Asia Banks May Gain From Structured Notes Omission From Rules

  • Regulatory proposals prompt some suspension of issuance
  • Lenders not subject to new rules may benefit from lower costs

Banks in the Asia-Pacific region may get a window of opportunity for cheaper funding through structured notes as capital rule proposals elsewhere prompt some suspension of issuance among U.S. peers.

The Financial Stability Board, which consists of regulators and central bankers from around the world, said last week that structured notes wouldn’t be counted towards lenders’ total loss-absorbing capacity, or TLAC, which seeks to increase banks’ capital buffers. The U.S. Federal Reserve released a similar proposal last month that excluded most structured notes while seeking to cap the amount of such securities a holding company can issue.

In light of the proposed rules on bank capital, some U.S.-based banks have been restricting the issuance of certain structured notes as they await more clarity, according to people familiar with the matter. In the Asia-Pacific region, lenders have responded by using other issuing entities, through either subsidiaries or third parties, the people said.

"There is going to be a window, a period of time before local authorities come up with their own equivalent," said Keith Pogson, a senior partner for Asia-Pacific financial services at Ernst & Young LLP. Pogson was speaking in reference to regulatory arbitrage, including the opportunity for lenders in the region not subject to the new rules to issue structured notes at lower costs. "But the window won’t last long."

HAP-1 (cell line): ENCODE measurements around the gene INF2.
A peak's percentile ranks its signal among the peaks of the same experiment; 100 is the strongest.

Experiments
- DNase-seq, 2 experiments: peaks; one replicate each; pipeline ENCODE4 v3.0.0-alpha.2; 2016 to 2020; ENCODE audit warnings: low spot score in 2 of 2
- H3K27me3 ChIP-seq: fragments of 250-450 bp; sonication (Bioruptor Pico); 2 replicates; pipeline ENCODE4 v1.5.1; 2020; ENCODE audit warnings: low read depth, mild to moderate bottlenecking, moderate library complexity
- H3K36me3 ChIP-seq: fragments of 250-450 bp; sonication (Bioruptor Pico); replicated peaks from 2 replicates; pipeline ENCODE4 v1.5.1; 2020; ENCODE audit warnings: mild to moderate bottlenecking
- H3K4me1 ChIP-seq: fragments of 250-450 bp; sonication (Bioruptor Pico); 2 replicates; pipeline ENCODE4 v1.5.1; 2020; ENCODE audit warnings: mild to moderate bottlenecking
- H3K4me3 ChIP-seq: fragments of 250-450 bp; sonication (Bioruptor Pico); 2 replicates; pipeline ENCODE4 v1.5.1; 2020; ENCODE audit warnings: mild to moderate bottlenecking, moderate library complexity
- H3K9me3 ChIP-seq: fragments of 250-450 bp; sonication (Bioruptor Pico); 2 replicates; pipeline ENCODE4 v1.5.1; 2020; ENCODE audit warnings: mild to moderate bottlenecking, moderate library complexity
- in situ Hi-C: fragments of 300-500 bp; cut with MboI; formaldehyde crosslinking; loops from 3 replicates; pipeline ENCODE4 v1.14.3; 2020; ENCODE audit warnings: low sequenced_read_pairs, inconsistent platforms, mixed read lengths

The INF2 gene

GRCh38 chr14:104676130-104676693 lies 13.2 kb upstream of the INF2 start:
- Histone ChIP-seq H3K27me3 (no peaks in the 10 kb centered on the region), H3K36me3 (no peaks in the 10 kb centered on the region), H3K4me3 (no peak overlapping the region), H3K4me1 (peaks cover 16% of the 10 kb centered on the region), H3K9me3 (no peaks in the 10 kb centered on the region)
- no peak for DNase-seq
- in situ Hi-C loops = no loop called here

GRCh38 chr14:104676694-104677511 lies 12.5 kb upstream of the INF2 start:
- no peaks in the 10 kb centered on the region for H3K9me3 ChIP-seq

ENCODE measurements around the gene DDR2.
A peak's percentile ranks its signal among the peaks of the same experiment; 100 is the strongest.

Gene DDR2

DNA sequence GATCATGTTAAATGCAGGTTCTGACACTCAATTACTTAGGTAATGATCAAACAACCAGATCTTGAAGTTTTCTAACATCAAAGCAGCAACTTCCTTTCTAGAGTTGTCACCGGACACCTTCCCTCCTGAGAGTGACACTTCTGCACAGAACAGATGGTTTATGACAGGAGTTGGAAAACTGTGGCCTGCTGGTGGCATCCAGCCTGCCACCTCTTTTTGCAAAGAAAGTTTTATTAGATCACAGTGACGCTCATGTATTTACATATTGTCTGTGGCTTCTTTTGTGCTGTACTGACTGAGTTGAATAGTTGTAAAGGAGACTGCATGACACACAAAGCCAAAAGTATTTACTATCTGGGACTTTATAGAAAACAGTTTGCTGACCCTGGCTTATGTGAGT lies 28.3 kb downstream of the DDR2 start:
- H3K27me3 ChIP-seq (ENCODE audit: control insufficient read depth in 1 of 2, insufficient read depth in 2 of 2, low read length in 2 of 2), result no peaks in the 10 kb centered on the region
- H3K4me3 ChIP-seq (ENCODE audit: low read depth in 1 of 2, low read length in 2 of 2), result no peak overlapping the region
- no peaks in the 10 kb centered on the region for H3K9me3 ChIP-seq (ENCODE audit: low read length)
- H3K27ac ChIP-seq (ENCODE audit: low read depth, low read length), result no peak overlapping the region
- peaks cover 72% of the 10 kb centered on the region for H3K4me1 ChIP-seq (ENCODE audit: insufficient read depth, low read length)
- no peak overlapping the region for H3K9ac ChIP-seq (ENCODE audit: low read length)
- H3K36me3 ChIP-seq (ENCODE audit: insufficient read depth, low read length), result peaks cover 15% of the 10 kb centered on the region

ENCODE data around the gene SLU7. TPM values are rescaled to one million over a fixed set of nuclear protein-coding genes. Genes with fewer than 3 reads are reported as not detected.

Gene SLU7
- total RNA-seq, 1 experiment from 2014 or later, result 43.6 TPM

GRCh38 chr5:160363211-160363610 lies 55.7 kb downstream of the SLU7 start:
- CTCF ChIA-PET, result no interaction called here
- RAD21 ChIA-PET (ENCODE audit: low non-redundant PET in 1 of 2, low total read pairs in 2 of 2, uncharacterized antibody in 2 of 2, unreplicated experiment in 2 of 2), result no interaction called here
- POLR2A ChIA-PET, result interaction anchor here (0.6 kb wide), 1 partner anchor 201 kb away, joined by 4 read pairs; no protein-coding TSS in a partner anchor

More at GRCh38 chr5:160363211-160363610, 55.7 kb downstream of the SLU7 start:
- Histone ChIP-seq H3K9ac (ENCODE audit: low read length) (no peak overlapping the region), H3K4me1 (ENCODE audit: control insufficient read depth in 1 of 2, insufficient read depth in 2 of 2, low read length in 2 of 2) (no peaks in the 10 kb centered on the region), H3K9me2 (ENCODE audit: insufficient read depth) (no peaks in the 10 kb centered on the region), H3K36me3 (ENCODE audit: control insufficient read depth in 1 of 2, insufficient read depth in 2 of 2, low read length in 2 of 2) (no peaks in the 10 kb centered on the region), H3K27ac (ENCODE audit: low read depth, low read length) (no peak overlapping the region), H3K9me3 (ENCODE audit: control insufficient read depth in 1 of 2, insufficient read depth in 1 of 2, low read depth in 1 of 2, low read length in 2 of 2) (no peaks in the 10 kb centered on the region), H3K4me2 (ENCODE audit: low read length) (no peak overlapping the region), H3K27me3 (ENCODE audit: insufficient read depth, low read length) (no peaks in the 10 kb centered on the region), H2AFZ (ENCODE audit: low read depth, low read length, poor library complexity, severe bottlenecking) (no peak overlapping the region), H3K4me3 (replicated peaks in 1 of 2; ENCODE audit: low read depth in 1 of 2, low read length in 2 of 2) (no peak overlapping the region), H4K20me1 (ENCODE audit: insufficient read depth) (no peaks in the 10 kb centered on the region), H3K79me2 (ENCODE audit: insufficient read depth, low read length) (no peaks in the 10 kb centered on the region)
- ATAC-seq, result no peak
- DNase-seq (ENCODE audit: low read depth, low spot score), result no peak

Regulatory Differences

The regulatory gap will likely close as local authorities adopt their own version for banks that are considered large domestically, according to Pogson.

Commonwealth Bank of Australia, which has issued structured notes as a third party in the region, has sold $145 million of the products in November following three months without any, according to data compiled by Bloomberg.

The bank issued a 10-year callable note linked to U.S. swap rates on Nov. 12 that pays a 4.7 percent annualized coupon for each day that certain conditions are satisfied. A note by the bank with the same terms sold on July 13 pays 5.4 percent. Both securities were arranged by Morgan Stanley.

There was no immediate reply from CBA to e-mailed questions about its issuance.

"The take up of TLAC by Asia-Pacific regulators won’t go the same way as the west as the drivers don’t exist the same way they exist there,"according to Ritesh Maheshwari, lead analytical manager of financial services at Standard & Poor’s.

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